Congress must compromise, now, to save our pensions and avoid broad economic harm
Source: Des Moines Register`
Today many working-class retirees and their families are facing a looming financial crisis. These people worked hard and played by the rules while planning ahead for their retirement. Sadly, through no fault of their own, their planned retirements may be taken away from them.
For 36 years, working for United Parcel Service, I and my fellow workers helped deliver goods across Iowa and this entire great nation. We believed we had earned a secure retirement thanks to the benefits earned through my multi-employer pension plan. But like so many of my fellow hard-working Midwesterners who helped their employers achieve success and have now retired, our protected retirement funds have been cut short. This leaves us with many emotional and financial burdens to bear.
I am one of the almost 80,000 pension participants in Iowa, and one of more than 400,000 Americans, reliant on the Central States Pension Fund, the largest failing multi-employer pension plan. In fact, Central States is expected to collapse within the next five years, and the impact of its insolvency would send shock waves across the country, whether you participate in these plans or not. Now, in a time of health and economic despair due to COVID-19, these affected retirees can’t help support the local Main Street businesses. Worse, the ripple effect from our failed pension plans will quickly devastate the U.S. economy as a whole.
In Iowa alone, it is estimated that the failure of Central States would result in the loss of more than $85 million per year in retirement funds, the elimination of thousands of jobs and $50 million in annual wages, and a $7 million yearly decline in state and local tax revenue. On a national scale, its insolvency would have a domino effect on the U.S. economy and lead to a $5 billion drop in GDP, a $1.2 billion decline in federal tax revenue, and billions of dollars lost in workers’ income.
Today’s multi-employer pension crisis extends far beyond Iowa. Millions of Americans have multi-employer pension plans, and one in three participate in plans that are in trouble. To make matters worse, the Pension Benefit Guaranty Corporation, the government entity that serves as a funding backstop for multi-employer plans, is also expected to run out of money by 2025. Just last month, the corporation reported that its financial condition “will continue to worsen over the next 10 years” absent any changes in law.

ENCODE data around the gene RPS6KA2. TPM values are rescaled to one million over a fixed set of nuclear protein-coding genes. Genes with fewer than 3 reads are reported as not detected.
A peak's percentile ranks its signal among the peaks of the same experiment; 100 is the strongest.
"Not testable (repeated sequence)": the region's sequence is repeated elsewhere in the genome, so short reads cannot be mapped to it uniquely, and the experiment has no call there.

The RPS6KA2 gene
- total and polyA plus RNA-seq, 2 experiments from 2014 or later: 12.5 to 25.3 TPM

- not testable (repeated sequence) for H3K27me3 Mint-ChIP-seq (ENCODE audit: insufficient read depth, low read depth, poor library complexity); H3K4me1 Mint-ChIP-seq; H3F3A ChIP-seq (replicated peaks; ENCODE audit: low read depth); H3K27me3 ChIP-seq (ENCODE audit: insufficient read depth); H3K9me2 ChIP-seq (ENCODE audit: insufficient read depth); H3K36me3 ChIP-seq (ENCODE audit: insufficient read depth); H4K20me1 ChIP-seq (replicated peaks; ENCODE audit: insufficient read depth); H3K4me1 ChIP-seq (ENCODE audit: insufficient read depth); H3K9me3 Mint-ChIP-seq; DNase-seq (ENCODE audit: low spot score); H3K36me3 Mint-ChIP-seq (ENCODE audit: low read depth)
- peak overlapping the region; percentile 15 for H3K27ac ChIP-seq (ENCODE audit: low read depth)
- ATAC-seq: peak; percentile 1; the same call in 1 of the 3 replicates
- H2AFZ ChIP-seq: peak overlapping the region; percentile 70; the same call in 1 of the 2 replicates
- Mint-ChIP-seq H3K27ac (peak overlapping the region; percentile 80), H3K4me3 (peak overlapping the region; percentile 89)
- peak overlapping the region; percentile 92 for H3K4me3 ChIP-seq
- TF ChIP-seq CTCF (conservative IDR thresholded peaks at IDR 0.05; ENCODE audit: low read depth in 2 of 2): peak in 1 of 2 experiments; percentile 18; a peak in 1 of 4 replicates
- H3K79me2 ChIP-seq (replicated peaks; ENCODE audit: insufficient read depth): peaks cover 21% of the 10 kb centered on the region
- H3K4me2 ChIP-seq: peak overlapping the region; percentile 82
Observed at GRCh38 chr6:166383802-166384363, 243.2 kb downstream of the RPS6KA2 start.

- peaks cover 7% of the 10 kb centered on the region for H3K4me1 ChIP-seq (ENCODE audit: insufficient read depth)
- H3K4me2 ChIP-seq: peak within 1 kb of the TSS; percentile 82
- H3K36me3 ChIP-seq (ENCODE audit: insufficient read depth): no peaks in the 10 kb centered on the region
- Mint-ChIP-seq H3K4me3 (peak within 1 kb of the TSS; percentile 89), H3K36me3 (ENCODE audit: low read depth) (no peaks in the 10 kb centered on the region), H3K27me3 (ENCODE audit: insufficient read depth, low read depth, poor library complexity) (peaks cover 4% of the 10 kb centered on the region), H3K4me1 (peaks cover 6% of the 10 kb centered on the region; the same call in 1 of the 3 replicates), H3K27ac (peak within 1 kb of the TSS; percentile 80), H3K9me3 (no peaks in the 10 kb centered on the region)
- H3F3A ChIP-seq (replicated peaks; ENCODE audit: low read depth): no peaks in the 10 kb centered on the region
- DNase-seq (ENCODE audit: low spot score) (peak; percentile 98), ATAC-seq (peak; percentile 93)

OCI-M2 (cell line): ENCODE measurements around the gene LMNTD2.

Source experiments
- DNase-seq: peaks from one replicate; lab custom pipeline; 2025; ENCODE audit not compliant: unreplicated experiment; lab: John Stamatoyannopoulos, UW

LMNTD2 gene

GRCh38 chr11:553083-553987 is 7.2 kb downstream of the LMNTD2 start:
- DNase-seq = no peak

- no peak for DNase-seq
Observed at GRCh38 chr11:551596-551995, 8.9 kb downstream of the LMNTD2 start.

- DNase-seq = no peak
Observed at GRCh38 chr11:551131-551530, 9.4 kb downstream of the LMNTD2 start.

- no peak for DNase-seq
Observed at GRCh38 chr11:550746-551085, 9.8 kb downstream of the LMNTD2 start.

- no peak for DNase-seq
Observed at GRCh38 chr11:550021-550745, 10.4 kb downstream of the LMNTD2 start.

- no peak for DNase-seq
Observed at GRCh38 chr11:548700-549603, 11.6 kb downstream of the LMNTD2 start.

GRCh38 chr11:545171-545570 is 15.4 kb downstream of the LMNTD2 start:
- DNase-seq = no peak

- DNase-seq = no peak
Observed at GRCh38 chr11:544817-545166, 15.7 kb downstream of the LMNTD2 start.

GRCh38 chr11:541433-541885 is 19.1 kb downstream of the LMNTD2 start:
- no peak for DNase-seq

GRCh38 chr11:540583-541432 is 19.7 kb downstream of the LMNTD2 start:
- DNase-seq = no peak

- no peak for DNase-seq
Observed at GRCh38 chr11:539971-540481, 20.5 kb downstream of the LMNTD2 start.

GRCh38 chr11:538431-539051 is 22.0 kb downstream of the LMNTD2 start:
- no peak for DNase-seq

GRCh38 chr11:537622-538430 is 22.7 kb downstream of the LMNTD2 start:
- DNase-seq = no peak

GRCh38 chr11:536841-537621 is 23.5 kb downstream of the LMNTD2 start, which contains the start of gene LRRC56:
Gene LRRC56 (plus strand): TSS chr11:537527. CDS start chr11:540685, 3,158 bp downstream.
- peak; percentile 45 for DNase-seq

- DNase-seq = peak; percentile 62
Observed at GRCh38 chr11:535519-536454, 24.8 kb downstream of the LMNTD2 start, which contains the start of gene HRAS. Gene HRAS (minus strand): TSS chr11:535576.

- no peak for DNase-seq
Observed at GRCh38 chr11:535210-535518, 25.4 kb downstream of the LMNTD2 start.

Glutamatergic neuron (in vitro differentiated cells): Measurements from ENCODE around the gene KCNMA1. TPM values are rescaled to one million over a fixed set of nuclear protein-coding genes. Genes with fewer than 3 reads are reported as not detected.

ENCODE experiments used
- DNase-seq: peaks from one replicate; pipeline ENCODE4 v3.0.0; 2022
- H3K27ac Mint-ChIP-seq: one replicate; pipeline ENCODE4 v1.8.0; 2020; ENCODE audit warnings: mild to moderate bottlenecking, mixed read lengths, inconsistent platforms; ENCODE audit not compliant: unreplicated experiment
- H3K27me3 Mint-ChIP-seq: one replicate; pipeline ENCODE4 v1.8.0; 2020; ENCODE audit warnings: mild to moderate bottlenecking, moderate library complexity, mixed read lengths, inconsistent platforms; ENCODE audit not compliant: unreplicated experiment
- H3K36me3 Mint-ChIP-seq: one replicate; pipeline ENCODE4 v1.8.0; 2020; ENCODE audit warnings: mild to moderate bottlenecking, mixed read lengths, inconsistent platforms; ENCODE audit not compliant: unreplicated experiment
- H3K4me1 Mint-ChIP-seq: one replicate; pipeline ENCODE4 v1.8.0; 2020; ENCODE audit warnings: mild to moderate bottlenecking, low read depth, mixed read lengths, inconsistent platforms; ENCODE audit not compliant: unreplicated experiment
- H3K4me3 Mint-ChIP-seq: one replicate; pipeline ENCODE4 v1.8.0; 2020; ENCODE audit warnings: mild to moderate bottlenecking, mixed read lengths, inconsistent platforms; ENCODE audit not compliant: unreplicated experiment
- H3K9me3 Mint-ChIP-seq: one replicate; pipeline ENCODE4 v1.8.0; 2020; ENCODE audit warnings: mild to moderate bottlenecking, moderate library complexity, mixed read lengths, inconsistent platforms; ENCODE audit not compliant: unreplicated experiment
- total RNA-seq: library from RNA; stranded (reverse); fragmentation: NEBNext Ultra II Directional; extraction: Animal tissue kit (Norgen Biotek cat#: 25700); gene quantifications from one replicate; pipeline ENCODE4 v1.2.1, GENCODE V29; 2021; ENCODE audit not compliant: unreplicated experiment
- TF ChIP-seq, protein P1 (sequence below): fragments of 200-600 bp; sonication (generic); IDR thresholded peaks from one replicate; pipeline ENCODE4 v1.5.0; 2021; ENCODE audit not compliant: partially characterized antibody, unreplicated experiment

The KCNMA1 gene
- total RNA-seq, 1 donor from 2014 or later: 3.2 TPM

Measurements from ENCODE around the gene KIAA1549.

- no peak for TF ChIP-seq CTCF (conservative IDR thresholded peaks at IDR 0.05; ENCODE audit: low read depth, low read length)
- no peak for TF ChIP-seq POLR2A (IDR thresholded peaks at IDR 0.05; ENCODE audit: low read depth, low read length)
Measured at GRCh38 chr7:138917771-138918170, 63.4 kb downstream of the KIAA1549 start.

This is why Congress has to do something; Midwesterners and Americans across the country cannot afford to wait. Thankfully, this issue is gaining the attention it deserves, including the efforts of former House Speaker John Boehner and former Democratic caucus chairman Joe Crowley, who joined forces last year to launch the Retirement Security Coalition to sound the alarm on the urgency for a bipartisan compromise.
The issue is also on lawmakers’ radar. Earlier in 2019, the U.S. House of Representatives passed the Rehabilitation for Multiemployer Pension Act, and a group of Democratic senators introduced different legislation in the U.S. Senate on the same day. These represent good first steps, but Congress has a lot of work to do before reaching a bipartisan agreement that will protect millions of Americans’ retirements that are increasingly evaporating.
Sen. Chuck Grassley said, “We need to act soon to protect the hard-earned pension benefits of the workers who participate in these plans.” That moment has arrived — the crisis is now. Efforts are now being made to cut retiree benefits to cover funding shortfalls of the Pension Benefit Guaranty Corporation.
This approach is unfair and morally wrong. Retirees are the most vulnerable and the least responsible for this crisis. Inaction is no longer an option, and that is why I am joining millions of Americans in asking Congress to stand up for us and protect the retirement that we deserve.
Frank Pastorino of Winterset serves as chair of the Iowa-Des Moines Committee to Protect Pensions.